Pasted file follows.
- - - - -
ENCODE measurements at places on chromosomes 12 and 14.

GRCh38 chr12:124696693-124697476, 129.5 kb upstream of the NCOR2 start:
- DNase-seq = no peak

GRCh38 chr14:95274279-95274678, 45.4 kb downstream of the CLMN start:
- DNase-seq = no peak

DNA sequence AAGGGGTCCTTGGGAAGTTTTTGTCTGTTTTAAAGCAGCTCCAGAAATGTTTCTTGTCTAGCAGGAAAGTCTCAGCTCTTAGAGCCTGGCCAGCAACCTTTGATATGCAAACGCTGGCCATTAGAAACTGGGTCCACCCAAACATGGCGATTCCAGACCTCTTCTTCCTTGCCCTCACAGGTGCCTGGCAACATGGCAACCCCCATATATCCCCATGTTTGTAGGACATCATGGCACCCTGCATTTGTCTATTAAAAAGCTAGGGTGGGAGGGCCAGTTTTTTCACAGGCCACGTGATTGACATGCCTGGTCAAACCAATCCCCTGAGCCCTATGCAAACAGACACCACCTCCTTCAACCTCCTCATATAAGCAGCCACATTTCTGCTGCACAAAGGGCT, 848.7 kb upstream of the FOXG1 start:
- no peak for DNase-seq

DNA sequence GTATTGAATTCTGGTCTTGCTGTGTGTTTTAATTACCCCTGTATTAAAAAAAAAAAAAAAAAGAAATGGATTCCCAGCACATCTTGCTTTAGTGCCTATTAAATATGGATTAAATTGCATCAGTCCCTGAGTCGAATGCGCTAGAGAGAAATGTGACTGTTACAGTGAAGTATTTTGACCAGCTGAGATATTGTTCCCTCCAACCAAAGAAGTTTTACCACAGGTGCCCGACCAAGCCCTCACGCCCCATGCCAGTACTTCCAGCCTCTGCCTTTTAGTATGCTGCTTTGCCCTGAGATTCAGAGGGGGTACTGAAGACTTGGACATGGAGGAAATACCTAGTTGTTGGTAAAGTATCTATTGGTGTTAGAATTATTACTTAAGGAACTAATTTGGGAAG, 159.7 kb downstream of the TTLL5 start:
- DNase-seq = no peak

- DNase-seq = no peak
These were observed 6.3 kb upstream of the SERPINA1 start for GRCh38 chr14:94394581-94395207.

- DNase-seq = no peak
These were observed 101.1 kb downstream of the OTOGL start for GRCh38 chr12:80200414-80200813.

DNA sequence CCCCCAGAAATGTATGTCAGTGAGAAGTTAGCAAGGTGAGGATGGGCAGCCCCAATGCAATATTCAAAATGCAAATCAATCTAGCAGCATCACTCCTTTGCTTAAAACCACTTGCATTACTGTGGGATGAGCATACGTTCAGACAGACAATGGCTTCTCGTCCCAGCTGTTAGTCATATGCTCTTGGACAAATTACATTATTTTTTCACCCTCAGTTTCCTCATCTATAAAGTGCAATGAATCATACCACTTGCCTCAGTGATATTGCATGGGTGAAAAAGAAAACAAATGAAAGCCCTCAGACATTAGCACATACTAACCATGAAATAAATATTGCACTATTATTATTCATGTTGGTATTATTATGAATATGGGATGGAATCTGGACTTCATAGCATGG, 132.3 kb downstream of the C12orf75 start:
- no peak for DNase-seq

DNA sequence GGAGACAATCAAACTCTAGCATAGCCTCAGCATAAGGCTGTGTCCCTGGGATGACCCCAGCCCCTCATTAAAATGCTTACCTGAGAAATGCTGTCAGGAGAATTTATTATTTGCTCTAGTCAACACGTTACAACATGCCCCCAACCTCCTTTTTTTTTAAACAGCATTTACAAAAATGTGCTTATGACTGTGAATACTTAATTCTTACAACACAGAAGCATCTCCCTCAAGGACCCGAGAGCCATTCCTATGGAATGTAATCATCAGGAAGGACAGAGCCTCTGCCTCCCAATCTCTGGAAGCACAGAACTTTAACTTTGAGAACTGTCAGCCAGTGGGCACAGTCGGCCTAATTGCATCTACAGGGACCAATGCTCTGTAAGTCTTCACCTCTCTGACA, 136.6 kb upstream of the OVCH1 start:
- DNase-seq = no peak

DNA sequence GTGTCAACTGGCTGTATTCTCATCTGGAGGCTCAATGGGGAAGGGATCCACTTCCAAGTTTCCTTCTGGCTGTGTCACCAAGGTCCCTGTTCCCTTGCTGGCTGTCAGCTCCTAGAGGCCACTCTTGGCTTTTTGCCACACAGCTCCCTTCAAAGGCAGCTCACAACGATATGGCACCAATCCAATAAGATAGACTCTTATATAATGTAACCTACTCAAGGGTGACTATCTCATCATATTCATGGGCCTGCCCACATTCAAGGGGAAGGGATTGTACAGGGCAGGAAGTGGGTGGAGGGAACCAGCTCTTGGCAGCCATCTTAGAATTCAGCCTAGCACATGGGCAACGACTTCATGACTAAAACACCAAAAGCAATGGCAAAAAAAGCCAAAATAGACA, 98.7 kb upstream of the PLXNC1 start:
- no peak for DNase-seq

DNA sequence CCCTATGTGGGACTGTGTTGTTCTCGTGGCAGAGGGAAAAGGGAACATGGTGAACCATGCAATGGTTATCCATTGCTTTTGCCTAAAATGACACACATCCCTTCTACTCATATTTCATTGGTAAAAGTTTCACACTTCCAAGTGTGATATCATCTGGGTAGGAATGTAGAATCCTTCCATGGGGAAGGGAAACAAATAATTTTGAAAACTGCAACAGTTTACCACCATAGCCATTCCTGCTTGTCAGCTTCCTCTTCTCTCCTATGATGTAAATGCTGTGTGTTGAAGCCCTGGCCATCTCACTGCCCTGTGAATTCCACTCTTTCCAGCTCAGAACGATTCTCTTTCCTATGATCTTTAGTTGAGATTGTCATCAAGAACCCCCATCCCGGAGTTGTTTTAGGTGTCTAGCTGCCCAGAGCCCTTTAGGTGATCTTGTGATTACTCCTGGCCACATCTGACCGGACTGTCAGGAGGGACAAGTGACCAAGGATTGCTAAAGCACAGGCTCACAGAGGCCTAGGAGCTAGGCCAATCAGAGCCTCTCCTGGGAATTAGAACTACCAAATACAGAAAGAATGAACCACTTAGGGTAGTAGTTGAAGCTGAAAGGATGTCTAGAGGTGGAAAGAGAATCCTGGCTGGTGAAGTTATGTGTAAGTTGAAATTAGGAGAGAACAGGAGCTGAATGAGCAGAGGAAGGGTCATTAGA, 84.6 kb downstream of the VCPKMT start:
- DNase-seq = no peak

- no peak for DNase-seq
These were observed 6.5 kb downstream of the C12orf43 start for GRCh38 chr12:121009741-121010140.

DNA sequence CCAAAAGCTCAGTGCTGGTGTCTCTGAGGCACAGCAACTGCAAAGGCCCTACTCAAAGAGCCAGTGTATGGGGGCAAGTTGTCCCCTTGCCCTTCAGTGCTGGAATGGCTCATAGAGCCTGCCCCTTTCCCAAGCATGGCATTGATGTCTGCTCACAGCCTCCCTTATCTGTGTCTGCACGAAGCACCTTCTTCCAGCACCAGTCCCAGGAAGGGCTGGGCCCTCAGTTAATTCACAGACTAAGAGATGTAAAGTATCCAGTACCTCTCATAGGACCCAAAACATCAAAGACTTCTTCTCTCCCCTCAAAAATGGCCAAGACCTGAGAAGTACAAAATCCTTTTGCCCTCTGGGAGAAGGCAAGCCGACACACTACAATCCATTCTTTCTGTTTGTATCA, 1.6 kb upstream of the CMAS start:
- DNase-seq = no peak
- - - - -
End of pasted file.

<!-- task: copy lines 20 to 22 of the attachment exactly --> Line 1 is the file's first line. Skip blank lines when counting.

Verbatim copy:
DNA sequence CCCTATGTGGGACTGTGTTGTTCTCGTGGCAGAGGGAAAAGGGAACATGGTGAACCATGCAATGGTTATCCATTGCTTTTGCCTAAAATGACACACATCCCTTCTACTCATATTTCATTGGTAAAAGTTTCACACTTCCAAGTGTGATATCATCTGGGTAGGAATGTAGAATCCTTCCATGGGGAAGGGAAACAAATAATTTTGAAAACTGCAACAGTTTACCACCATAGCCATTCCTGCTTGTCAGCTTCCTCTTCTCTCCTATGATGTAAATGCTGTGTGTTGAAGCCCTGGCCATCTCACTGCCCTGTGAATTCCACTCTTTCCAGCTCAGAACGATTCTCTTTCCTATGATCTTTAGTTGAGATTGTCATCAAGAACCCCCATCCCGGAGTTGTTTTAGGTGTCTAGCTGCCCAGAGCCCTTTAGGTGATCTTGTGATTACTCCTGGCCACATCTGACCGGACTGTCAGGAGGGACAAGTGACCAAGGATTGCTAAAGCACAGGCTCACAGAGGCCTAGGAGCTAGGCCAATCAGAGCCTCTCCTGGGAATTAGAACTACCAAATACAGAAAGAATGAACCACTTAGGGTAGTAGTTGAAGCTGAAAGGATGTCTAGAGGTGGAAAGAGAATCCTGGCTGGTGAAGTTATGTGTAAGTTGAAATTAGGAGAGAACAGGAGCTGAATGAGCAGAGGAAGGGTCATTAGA, 84.6 kb downstream of the VCPKMT start:
- DNase-seq = no peak

- no peak for DNase-seq